That started building the network immediately, like people are happy to hear like, oh, there's new blood out here."
After some time, Frank found an internship opportunity. "What ended up happening is my intern coordinator found a recording studio where the owner is a mastering engineer and had his own mastering room there... So the idea was in this is kind of a strategic attack was like, Look, I'm gonna go in and scrub toilets, book sessions, answer the phone and do whatever is needed until I could start the conversation with the owner about getting into the mastering room to start focusing on what it is that I actually want to do. However, I had no point lying to myself thinking that I could do that in 90 days."
Frank then described the interview process that he went through going into his internship: "The one thing that I did, because I was a little anxious, I started talking about mastering in the interview. And the operations manager at that time was like, oh, yeah, you know, the studio owner is the mastering engineer, if in six months you haven't really had a sit down with him, I would send him an email and just tell him you're interested... I mean, again, I knew that it was going to take time. And every hurdle that comes up, it's like, you just kind of have to strategize like, Well, how am I gonna get through this hurdle? So I just hunkered down and was like, I'm going to do the best that I can to have that conversation earlier, if appropriate. But other than that, at least I now have some sort of timeframe. You know, like, they weren't misleading me, they gave me a timeframe."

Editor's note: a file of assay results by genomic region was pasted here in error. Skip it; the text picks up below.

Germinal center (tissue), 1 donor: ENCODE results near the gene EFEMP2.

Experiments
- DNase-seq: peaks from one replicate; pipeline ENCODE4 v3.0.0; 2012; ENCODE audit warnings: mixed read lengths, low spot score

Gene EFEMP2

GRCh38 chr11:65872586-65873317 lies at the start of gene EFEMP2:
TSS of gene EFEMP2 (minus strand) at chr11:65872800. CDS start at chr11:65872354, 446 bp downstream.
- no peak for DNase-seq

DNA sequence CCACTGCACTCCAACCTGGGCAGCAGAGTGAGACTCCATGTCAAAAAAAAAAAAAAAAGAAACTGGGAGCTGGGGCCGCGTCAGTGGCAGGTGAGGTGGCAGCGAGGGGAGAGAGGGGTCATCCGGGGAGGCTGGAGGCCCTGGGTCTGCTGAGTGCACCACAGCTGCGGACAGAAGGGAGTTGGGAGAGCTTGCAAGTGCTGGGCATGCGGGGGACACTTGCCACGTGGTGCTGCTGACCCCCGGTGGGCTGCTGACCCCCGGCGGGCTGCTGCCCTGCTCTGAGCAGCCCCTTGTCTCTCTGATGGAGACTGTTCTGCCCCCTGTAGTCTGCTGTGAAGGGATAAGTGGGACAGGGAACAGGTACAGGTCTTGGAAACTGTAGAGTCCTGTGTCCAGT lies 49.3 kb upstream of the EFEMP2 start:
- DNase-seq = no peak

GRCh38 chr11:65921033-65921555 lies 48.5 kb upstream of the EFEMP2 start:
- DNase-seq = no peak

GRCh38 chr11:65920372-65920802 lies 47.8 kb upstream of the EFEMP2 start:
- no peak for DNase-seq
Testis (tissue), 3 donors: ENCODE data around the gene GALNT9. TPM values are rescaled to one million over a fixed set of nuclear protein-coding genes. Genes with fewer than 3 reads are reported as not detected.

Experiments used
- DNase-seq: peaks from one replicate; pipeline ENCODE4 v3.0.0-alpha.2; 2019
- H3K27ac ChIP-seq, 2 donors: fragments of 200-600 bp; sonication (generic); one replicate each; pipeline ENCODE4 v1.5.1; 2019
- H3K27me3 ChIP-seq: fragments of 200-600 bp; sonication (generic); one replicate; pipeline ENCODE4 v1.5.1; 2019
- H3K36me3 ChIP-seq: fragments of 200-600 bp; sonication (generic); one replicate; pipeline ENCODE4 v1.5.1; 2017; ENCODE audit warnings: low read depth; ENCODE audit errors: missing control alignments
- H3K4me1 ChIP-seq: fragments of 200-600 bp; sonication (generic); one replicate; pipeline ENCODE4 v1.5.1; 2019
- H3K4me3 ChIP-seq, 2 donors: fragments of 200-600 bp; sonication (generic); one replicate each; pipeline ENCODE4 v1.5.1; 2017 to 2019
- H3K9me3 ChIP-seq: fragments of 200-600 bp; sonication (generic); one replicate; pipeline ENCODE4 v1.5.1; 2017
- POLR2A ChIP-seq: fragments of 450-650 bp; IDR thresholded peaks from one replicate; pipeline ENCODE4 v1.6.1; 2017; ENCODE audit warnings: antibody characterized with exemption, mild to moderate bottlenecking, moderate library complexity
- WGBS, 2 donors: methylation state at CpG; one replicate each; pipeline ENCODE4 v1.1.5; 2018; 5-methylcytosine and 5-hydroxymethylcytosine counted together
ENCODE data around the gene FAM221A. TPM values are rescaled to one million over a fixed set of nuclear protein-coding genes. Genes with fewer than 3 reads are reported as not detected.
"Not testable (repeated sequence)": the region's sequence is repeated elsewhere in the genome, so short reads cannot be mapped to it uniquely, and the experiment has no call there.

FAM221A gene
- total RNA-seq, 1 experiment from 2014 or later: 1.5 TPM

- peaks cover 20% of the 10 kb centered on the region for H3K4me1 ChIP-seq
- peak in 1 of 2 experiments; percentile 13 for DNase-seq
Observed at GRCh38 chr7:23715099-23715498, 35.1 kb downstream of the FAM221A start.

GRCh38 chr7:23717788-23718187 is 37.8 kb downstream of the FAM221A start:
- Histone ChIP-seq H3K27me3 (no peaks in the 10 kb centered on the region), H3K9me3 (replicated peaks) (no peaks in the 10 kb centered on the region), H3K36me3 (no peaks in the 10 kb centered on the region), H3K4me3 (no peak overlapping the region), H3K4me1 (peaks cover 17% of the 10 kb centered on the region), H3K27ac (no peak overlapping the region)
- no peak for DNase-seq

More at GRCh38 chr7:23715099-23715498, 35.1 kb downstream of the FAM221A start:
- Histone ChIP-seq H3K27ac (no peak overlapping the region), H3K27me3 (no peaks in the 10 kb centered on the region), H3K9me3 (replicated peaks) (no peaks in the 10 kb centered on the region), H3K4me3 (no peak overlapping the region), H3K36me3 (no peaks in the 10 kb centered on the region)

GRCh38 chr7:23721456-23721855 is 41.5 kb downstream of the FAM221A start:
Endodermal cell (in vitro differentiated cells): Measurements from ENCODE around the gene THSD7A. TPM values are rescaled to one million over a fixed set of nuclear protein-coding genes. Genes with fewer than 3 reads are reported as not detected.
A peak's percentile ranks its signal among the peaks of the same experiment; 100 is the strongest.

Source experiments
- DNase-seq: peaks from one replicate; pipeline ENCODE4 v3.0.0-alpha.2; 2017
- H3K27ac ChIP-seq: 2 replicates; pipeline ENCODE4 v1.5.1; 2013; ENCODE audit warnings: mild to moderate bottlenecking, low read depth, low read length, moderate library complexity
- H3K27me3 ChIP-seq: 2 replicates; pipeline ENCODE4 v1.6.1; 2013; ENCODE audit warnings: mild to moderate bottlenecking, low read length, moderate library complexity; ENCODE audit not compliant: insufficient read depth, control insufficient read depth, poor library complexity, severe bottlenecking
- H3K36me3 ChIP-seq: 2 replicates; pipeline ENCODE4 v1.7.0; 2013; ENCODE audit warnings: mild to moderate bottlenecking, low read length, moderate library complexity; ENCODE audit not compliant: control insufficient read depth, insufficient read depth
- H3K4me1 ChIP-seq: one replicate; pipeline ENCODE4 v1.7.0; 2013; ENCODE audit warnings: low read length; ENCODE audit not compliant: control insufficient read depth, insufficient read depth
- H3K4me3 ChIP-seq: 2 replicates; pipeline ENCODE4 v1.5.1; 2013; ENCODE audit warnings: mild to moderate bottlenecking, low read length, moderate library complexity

The interview went well, but Frank still had some time to wait in regards to his internship. "The way that this studio's internship program works is everybody starts on call. So you're not even given a schedule. They're told, if we have an opening that someone else is not covering, we're going to ask you to fill it. So now you're basically hanging around waiting for the call, right? My thinking was, that's cool. But like this commuting back and forth is not so cool. And there are like empty chairs around here. Can I just pop a squat and like, work on stuff? Like I was editing podcasts and things like that. And they were actually very open to that. So it was already kind of forming in my head, like, how can I be at the studio? Like almost immediately, like I had an official start date. I read the intern handbook, showed up, and then I basically just didn't go home for a week. It was pretty bad because I mean, even the studio owner knew I was married. He's like, don't let your wife hate you, because he realized I'm working the morning shift and

the night shift. And I was just there. But it worked. Because at the end of that week, he called me into his office. And he was like, Would you like to be my mastering assistant? Literally the words that he said to me, You remind me of an intern from like the 90s. You write things down, you're here on time... They want people who are interested in audio and are trying to get their foothold in a career, and they legitimately want to help you get to that point, whichever way they can. It's a give and take, but you're still providing a service to them. But they're providing a service to you as well... I finished up my internship that week... So it just all worked out where I was able to say my goodbyes to CRAS and then look at my new venture as an assistant mastering engineer."
Today, Frank works as a mastering engineer at Engine Room Audio, an A1 for Vox Media's The MMA Hour, as well as a live engineer for Public Records. In the short two years since graduating from CRAS, Frank has done work for WIRED magazine, Discovery Channel, Joe Biden's Presidential Campaign and Inauguration, Jon Stewart, Scarlett Johansson, Robert Downey Jr., Raekwon, Sam Smith, Conway the Machine, ESSENCE magazine, DailyBurn, and the list goes on. Frank's journey is truly inspiring, affirming that perseverance, professionalism, commitment, and of course knowledge can take you far.

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AES - Audio Engineering Society